Continuous map between topological spaces at a point is a map that maps every convergent sequence to the point to a convergent sequence to its value at the point: $\lim_{i \to \infty} x_i = x$ then $\lim_{i \to \infty} f(x_i) = f(x)$; denoted as $\lim_{x_i \to x} f(x_i) = f(x)$. Continuous map $f: X \to Y$ from a topological space $(X, \mathcal{T}_X)$ to a topological space $(Y, \mathcal{T}_Y)$ is a map such that the preimage of any open set is open: $\forall G \in \mathcal{T}_Y, f^{-1}(G) \in \mathcal{T}_X$. Equivalently, a continuous map between topological spaces is a map that is continuous at every point. The set of all continuous maps between two topological spacaes is denoted as $C(X,Y)$ or $C^0(X,Y)$. Continuous real-valued function algebra $C(X)$ on a Hausdorff space is the algebra consisting of the set of all continuous real-valued functions endowed with scalar multiplication, pointwise addition, and pointwise multiplication; i.e. the continuous real-valued function space endowed with pointwise multiplication. Continuous map preserves (path-)connectedness, compactness, the Baire property. Intermediate Value Theorem: The range of a continuous real-valued function on a connected topological space is an interval. Extreme Value Theorem: The range of a continuous real-valued function on a compact topological space has a maximum and a minimum.

Bump function for a subset of a topological space is a continuous extension of the indicator function on the subset: $f \in C(X, I)$, $f|_A = 1$. Functionally separable subsets in a topological space are two subsets such that there is a bump function for one subset that equals zero on the other: $\exists f \in C(X, I)$: $f|_A = 0$, $f|_B = 1$. A set of continuous functions on a Hausdorff space separates points in the space if every pair of distinct points can be separated by a function in the set: $x, y \in X$, $x \ne y$ then $\exists f \in C(X)$: $f(x) \ne f(y)$. If a set of continuous functions on a Hausdorff space separates points in the space, then the preimages of open subsets on the real line generates the topology of the space: $\mathcal{T}\{f^{-1}(U) : f \in A, U \in \mathcal{T}_{\mathbb{R}}\} = \mathcal{T}_X$. Support $\text{supp} f$ of a continuous real-valued function on a topological space is the closure of the subset where the function is not zero: $\text{supp} f = \overline{X \setminus f^{-1}(0)}$. Every closed subset of a normal topological space has a bump function supported in an arbitrary neighborhood of the subset.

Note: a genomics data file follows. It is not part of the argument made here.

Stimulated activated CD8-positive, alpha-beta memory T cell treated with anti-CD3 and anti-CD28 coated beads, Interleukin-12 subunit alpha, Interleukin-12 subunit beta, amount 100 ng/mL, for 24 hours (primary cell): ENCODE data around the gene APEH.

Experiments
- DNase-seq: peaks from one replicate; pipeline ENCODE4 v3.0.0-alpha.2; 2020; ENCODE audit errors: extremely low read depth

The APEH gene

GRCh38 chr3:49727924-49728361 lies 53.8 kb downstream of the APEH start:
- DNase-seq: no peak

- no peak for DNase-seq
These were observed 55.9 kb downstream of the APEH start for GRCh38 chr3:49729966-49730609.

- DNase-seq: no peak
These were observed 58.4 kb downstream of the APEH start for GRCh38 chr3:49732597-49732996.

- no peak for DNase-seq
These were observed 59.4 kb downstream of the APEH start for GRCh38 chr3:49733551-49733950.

Exhaustion function for a topological space $(X, \mathcal{T})$ is a continuous real-valued function whose sublevel sets $f^{-1}(-\infty, c]$ are compact.

Partition of unity $\{\psi_\alpha \mid \alpha \in A\}$ on a topological space $X$ subordinate to an indexed open cover $\mathcal{X} = \{X_\alpha \mid \alpha \in A\}$ of $X$ is an indexed family of continuous non-negative functions suported within the corresponding element of the cover that add up to one in locally finite sums: $\sum_\alpha \psi_\alpha (x) = 1$; $\text{supp}\psi_\alpha \subset X_\alpha$; $\forall p \in X, \exists U(p) \in \mathcal{T}$: $\exists B \subset A, |B| < \infty$, $\sum_{\alpha \in B} \psi_\alpha (x) = 1$. For a paracompact Hausdorff space, every open cover admits a subordinate partition of unity.

Topological isomorphism (拓扑同构; isomorphisms in the category of topological spaces), or homeomorphism (同胚), is a continuous map between two topological spaces that has a continuous inverse map. Two topological spaces are topologically equivalent, or homeomorphic, if there is a homeomorphism between them. Topological invariant of a topologically equivalent class of topological spaces is a property common to all these spaces, e.g. number of components, (path-)connectedness, compactness, the Baire property, etc. To prove that two topological spaces are homeomorphic is usually straightforward, i.e. through definition, by constructing a homeomorphism; To prove that two topological spaces are not homeomorphic is usually by showing that they have different topological invariants.

Topological embedding (嵌入) $f: X \to Y$ of a topological space into another topological space is an injective continuous map that yields a homeomorphism between its domain and its range with the subspace topology. An embedding is a representation of a topological space in another topological space, which preserves its connectivity or algebraic properties. Reach $r$ of a topological space embedded in a Euclidean space is the largest real number such that any point with a distance less than the number from the space has a unique projection on the space. Reach can be zero for non-smooth manifolds, such as the graph of $|x|$, aka "corner" (it is the boundary of the epigraph of $|x|$, where the origin is the corner point).